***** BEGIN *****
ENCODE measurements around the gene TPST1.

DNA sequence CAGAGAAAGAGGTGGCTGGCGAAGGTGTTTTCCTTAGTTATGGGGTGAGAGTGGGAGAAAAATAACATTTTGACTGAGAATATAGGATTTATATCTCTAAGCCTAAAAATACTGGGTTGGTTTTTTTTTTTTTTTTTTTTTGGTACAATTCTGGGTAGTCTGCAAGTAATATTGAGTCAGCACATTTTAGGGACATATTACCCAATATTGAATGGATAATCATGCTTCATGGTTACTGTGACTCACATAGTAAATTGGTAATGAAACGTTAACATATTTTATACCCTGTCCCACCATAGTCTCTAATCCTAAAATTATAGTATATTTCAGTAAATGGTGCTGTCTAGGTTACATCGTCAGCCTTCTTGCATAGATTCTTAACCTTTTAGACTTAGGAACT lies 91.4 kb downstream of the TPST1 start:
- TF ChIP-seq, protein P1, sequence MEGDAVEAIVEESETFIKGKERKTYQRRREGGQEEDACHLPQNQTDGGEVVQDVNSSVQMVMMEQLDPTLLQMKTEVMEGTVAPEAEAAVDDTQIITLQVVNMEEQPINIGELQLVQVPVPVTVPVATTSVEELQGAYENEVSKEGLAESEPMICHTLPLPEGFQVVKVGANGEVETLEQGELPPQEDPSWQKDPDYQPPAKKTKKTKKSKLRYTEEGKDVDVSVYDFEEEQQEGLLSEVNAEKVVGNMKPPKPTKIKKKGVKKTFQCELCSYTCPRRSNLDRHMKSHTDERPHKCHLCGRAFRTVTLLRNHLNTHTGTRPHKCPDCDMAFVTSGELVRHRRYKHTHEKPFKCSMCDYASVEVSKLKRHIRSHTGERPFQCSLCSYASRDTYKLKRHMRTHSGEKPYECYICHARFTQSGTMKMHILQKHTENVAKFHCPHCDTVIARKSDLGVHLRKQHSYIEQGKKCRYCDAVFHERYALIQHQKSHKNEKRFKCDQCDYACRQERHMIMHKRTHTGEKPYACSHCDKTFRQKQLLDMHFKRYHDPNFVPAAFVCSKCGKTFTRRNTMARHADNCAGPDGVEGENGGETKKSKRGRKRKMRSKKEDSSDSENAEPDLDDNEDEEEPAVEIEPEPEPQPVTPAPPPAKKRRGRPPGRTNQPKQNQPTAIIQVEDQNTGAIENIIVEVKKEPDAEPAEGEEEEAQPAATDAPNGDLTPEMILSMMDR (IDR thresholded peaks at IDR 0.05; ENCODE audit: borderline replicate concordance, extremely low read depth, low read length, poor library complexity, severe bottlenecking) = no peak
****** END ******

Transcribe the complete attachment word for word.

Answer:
ENCODE measurements around the gene TPST1.

DNA sequence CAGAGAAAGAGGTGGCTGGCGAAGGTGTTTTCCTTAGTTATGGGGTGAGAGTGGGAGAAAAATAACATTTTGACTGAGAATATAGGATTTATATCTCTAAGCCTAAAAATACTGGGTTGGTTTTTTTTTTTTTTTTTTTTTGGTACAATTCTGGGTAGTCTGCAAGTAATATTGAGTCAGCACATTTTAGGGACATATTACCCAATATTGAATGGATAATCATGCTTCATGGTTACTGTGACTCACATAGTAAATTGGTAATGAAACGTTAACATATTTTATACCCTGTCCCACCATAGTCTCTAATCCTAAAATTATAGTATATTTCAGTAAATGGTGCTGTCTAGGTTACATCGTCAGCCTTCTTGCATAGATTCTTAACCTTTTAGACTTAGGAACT lies 91.4 kb downstream of the TPST1 start:
- TF ChIP-seq, protein P1, sequence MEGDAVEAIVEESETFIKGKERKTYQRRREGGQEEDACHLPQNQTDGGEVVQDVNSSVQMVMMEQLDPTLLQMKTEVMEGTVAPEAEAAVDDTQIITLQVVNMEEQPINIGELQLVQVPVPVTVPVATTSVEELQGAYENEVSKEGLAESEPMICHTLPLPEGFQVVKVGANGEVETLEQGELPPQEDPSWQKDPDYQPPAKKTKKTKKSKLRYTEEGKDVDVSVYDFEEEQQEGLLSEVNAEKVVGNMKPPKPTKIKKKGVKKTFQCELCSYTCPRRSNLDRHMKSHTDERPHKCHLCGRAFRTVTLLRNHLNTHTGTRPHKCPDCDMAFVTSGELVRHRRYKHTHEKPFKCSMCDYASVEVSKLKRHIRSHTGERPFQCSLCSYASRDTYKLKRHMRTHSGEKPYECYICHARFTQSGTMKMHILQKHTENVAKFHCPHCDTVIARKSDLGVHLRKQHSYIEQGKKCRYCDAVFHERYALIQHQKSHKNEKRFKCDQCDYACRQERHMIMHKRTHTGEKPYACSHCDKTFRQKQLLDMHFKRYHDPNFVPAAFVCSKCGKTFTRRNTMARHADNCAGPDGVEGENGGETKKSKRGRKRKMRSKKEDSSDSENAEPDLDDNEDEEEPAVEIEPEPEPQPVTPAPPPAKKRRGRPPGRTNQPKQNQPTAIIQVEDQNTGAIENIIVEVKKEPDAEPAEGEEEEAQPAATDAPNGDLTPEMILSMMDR (IDR thresholded peaks at IDR 0.05; ENCODE audit: borderline replicate concordance, extremely low read depth, low read length, poor library complexity, severe bottlenecking) = no peak